Turning to her mom, she waved, “Bye, mommy.”
Her mom let a vixen-like smile and silked out, “I’ll be dreaming of you, honey.”

I felt great discomfort. It was as if this was meant for me. I looked at her, but she was smiling innocently like a Madonna, tenderly patting her daughter’s shoulder. Maybe I was wrong. Alex took my hand and we went to Susan’s. Bobby was already in the water, inflating a rubber toy for Alex. I didn’t see Peter, but Susan was sitting in a chair under a parasol. Her sunglasses covered her eyes, so I didn’t know if she saw us. Alex tore her hand from mine and, screaming with joy, jumped in the swimming pool. Bobby met her with a welcoming hurray and hurried to reach her. Alex couldn’t swim at all, no one had taught her, but she managed quite well while in the water. Bobby was holding on to the toy and pushed it forward for Alex to grab on to it. She did and, screaming even more, struggled to climb on it. Finally, she tried to jump over Bobby. They liked each other very much. He stood still so that she wouldn’t tip and helped her stand on his shoulders. I was looking at them, and didn’t notice Susan had disappeared.

When I finally got in the water, I took a look around the swimming pool and noticed that we were alone in the entire yard. “Maybe those two are upstairs in a bedroom,” I thought disgusted and curious at the same time. I tried to imagine what they could possibly do in a room with a bed, and I remembered the films showing a man and a woman alone, but I wasn’t sure exactly how this was done. I wasn’t that curious either. OK, I was, but only to a certain degree, and then, I preferred playing in the pool.

Then we heard the scream. And another scream. Alex froze, her eyes fixated on an upstairs window. Next thing, she gasped and dropped from Bobby’s shoulders in the pool. She breathed in trying to speak, swallowed some water and choked. Bobby held her tight and made a stroke toward the edge of the pool. I was right after them. We took Alex out and Bobby patted her on the back slightly. Alex was not OK. She continued to cough, her thin shoulders jerked up and down, and she could not breathe. I stared at her, and exchanged panicked looks with Bobby, who continued patting her. We had to try to make her breathe freely, but we didn’t know how. We laid her down on the tiles. It just got worse. So, we decided to turn her to her side. Seconds passed by and Alex didn’t recover. Her small body was turning stiff, her face got blue.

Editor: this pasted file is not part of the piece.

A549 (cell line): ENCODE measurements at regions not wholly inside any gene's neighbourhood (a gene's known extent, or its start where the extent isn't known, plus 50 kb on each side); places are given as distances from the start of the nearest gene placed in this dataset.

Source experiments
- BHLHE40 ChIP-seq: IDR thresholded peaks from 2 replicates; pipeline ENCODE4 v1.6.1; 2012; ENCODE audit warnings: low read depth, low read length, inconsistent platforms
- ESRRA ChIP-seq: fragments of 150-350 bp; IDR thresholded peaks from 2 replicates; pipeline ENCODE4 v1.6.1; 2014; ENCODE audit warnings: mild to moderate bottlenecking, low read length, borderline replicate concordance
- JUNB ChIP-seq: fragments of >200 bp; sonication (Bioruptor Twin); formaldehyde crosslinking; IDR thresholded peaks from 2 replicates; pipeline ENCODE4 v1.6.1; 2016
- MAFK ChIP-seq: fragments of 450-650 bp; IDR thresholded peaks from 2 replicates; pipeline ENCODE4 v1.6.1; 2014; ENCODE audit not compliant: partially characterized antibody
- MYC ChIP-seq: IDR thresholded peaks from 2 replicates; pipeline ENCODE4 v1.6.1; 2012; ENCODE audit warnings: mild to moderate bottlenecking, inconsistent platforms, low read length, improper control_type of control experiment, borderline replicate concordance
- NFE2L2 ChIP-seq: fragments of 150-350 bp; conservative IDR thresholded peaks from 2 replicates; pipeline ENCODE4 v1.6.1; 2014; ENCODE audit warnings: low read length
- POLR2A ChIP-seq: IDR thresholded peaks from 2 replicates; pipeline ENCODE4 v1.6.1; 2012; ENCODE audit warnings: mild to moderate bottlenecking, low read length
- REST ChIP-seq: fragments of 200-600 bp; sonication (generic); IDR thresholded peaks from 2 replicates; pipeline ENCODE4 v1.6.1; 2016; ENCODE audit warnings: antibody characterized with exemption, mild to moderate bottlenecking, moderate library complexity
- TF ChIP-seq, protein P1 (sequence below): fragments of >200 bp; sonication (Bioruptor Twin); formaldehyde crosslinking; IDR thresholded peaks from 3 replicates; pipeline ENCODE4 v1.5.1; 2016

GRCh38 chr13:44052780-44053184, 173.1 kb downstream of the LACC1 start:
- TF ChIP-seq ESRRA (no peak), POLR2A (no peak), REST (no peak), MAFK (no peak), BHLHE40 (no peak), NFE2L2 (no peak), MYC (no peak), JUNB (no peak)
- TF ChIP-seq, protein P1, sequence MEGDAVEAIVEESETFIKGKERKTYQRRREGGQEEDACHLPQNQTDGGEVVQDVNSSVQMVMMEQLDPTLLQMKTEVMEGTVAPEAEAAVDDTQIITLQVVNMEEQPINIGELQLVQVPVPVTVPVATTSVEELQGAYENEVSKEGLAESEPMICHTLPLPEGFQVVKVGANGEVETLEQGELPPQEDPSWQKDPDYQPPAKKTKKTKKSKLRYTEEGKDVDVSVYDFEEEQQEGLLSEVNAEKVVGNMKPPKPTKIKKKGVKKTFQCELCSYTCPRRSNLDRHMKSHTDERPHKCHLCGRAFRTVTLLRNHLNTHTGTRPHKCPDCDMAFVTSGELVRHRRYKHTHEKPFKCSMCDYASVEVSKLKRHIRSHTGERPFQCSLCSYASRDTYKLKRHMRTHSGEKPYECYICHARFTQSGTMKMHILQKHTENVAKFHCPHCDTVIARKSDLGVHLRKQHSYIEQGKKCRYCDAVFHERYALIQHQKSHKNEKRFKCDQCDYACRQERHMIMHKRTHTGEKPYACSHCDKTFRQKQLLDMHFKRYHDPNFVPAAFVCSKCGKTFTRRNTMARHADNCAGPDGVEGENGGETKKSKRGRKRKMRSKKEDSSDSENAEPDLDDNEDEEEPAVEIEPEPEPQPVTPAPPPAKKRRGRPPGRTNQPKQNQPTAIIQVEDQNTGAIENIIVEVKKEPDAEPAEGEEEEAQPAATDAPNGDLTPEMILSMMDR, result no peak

We completely forgot about Pete and Susan. The house on the other side of the swimming pool did not exist. The swimming pool was not there. Bobby and I stopped breathing, stared at Alex, and we were holding her hands. Alex was not breathing either.

Then we heard Susan.
“Help! Help me! Bobby! Quentin! Help!”

I looked at Bobby and nodded. He darted toward the house. I stayed with Alex and trembled. Alex was dying or maybe dead. I didn’t know how to tell the difference. I was so cold and so afraid, that I didn’t dare to think. I remember now that hot tears rolled down my cheeks and shocked me. I wanted to wake up and see that all was a stupid and horrible dream, but I knew it wasn’t, so I cried in my helpless 15 years. I just slumped on the tiles beside Alex’s cooling small body, still holding her thin white hand, while my elbow was hooked under her head, now hanging loose and heavy. I wept, not caring who will see me or how I looked. I broke down and my shoulders shook until numb. My face paralyzed distorted and my thoughts were illogical, they felt like frightened deer scurrying through a forest scared by each leaf shadow and every moving shrub.

I didn’t know how much time had passed. When I finally looked up, I saw Bobby walking slowly and mechanically, like a zombie. He came out of the house and stopped, unsure where to go. For a moment I thought he would walk straight into the pool, but he checked himself and only then he noticed us. He ran to Alex, and squatted next to us, but didn’t touch her. Only then I saw his hand was cut and bleeding.